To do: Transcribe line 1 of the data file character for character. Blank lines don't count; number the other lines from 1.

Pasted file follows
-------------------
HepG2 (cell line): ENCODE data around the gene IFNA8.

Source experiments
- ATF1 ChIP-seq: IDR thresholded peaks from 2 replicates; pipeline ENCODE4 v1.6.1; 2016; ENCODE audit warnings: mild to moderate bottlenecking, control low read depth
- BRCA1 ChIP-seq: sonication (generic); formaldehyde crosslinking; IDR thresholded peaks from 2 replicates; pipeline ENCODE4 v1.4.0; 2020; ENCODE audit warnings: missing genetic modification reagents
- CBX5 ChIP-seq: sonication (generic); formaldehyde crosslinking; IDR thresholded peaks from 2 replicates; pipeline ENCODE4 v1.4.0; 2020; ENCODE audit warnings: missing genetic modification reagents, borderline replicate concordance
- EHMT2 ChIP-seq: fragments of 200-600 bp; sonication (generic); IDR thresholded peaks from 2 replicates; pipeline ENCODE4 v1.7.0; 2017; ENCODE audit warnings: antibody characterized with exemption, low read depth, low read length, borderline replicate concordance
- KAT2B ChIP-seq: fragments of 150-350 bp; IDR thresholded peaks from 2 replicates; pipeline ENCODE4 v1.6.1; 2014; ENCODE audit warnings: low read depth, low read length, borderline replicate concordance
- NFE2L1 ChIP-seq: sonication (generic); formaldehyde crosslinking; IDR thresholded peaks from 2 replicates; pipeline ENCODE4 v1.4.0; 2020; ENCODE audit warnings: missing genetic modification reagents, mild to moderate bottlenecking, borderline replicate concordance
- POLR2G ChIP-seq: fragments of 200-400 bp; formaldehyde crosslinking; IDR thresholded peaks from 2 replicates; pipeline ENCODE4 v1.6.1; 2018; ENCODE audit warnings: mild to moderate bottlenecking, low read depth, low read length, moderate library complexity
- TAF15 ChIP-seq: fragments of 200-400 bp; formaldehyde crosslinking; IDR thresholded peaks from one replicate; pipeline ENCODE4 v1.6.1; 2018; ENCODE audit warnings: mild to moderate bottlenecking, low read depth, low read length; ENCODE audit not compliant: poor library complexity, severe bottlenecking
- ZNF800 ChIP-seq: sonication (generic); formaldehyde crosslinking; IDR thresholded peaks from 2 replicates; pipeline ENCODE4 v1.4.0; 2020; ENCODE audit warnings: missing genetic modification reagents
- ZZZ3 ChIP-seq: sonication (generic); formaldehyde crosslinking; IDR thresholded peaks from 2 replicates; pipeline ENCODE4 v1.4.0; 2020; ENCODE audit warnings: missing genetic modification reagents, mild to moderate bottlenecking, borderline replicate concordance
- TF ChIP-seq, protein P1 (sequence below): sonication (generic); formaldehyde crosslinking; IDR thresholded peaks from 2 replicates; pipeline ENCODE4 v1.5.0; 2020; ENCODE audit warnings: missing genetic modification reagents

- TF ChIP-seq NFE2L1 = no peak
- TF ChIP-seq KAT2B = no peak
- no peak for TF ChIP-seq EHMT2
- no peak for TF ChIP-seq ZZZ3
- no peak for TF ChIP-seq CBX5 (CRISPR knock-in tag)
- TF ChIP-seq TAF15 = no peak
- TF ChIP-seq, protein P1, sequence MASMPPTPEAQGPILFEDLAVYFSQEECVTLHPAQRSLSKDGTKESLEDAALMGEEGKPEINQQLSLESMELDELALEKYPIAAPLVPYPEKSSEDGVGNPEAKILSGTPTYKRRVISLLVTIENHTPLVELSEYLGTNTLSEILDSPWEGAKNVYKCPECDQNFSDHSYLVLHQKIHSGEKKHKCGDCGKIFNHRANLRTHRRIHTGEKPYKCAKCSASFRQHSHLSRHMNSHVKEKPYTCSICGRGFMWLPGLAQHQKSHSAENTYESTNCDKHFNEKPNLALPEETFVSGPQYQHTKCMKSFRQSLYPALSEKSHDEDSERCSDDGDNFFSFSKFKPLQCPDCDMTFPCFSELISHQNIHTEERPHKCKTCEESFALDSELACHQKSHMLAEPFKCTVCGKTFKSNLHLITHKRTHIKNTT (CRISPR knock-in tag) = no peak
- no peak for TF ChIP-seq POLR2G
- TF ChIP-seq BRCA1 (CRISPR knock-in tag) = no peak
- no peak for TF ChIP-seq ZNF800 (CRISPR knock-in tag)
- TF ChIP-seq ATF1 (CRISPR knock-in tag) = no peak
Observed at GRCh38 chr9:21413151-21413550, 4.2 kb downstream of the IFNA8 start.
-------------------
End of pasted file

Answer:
HepG2 (cell line): ENCODE data around the gene IFNA8.